This year’s event will include the usual broad range of entrepreneurial topics, but will have a touch of social media. The speaker line-up is among the best Phoenix, AZ has seen in one place, especially in the tech entrepreneurship realm.

It’s going to be absolutely amazing.

In this economy, you might want to learn what is happening in our local banking market. It’s something you need to know if you are in business.

And there will also be an announcement from Microsoft that will benefit anyone with a software startup (under 3 years old) or a new project.

Businesses and entrepreneurs looking for funding, talent, real estate plays for the future, green initiatives or innovative ideas will find them all at the Third Annual Arizona Entrepreneurship conference November 19 at the Buttes Resort in Tempe, Arizona The day-long event will connect participants with some of the most interesting and active entrepreneurs and investors across the U.S. Last year’s event was standing room only, with this year’s event expected to draw even larger audiences.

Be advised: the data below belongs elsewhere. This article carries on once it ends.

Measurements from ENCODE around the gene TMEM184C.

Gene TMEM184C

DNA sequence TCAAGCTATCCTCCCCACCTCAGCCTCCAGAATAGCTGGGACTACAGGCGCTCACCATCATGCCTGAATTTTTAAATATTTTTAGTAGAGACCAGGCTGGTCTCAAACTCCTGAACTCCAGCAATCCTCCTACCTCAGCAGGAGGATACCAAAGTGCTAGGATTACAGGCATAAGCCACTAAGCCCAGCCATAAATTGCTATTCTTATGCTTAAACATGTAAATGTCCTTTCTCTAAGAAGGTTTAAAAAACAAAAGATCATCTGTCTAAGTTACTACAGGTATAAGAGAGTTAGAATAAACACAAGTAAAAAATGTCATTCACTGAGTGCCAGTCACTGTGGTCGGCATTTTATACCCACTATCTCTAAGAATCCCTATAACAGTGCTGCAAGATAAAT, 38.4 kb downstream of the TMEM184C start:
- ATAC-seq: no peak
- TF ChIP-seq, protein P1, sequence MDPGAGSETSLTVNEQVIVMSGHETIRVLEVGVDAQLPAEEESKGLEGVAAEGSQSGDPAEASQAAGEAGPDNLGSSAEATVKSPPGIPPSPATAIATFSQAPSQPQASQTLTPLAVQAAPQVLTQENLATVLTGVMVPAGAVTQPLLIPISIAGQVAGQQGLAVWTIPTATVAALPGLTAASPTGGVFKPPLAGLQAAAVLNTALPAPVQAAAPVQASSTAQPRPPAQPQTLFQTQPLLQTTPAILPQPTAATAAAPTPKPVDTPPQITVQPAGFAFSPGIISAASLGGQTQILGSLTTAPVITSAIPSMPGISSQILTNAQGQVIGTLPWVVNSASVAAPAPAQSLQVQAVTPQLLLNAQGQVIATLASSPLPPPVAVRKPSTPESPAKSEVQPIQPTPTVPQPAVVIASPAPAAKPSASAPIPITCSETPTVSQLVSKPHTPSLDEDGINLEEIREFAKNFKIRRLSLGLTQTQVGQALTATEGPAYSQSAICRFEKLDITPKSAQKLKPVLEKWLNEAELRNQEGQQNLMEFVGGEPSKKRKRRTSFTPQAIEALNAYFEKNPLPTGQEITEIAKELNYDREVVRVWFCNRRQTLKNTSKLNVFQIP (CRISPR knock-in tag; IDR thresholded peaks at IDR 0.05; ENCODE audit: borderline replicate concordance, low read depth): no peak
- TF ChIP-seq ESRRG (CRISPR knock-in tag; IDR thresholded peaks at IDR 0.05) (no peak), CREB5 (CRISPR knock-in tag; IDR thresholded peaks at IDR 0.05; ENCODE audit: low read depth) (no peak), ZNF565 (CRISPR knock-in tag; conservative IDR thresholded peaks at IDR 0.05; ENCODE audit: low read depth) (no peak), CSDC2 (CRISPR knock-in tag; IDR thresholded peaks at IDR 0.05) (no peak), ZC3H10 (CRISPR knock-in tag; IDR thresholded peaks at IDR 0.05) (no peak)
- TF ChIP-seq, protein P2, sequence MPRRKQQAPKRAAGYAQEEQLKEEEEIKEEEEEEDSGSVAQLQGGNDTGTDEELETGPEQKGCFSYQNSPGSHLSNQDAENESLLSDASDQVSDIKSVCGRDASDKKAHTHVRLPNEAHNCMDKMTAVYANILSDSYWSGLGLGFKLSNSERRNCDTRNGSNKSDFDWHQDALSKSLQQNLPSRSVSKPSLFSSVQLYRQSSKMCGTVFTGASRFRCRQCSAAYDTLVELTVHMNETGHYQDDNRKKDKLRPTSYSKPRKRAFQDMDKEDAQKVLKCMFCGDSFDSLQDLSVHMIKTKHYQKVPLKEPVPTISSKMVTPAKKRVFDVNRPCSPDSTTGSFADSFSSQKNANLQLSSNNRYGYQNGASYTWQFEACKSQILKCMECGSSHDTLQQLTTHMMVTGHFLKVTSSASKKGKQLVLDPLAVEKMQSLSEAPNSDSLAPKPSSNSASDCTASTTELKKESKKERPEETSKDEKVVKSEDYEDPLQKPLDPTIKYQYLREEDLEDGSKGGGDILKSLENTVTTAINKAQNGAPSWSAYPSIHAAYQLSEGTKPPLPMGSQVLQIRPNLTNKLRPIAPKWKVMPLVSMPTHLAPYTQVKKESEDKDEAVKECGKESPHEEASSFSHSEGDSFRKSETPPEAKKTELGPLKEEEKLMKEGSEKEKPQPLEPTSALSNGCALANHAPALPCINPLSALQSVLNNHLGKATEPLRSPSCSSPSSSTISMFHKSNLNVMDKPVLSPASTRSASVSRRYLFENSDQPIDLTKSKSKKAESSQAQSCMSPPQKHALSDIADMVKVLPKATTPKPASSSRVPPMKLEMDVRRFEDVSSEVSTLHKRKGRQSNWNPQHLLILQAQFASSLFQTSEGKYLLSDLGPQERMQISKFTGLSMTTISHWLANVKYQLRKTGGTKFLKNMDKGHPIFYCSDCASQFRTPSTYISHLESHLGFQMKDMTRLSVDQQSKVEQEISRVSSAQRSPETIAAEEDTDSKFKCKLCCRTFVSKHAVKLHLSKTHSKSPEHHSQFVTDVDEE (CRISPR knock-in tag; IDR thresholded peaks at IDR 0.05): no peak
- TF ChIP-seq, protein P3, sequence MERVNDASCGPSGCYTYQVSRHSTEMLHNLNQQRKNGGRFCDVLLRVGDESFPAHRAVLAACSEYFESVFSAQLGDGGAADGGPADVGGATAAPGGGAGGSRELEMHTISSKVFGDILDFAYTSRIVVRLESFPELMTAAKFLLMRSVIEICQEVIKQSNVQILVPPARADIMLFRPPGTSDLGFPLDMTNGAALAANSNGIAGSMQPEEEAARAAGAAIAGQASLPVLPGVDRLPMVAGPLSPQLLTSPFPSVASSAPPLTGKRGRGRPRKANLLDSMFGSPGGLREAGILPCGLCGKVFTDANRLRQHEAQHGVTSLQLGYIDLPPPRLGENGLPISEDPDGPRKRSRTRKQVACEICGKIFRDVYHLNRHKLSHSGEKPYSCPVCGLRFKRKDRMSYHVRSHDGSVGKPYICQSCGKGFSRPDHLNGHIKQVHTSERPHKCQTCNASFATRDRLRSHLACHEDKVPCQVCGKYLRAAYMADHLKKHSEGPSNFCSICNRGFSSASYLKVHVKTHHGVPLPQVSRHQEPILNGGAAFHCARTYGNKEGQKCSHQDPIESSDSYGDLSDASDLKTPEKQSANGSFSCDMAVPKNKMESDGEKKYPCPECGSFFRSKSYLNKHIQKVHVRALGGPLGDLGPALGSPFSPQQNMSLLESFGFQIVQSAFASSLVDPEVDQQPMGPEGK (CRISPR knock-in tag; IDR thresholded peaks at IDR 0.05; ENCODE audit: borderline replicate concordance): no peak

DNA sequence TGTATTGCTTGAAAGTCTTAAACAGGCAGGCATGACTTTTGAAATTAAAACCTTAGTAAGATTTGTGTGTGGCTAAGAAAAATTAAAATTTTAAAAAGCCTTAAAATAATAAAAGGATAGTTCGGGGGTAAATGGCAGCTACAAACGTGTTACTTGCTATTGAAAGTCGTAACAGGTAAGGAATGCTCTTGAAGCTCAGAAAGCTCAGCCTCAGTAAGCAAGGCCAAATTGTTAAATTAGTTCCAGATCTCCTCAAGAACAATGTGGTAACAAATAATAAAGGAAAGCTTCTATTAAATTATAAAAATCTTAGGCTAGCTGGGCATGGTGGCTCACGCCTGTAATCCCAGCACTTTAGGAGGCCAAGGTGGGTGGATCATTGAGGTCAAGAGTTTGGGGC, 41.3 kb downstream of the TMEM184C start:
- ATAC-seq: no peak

Keynote speakers include a collection of heavyweights sharing their in-the-trenches experiences in building, funding and selling their companies.

Keynote Speakers:

  • AllanKaplan, Co-Founder of Limelight Networks and Director of Clearview Capital Partners
  • Matt Mullenweg, Founding Developer of WordPress
  • Gary Vaynerchuk, Founder of
  • Bill Reichert, Managing Director, Garage Technology Ventures
  • Howard Lindzon, Partner in Knight’s Bridge Capital Partners and Founder of Wallstrip

Full conference will include:
– The State of Startup Financing
– Creating a Product that Can Sell
– Local Successes
– Lessons Learned
– State of the Blogosphere
– Sustainability Initiatives
– State of Funding in Arizona
– Social Media Best Practices

Conference details:
Location: November 19, 2008
7:30 am – 7:00 pm
at The Buttes Resort (2000 Westcourt Way, Tempe, AZ)

Registration ($150) includes lunch and a continental breakfast: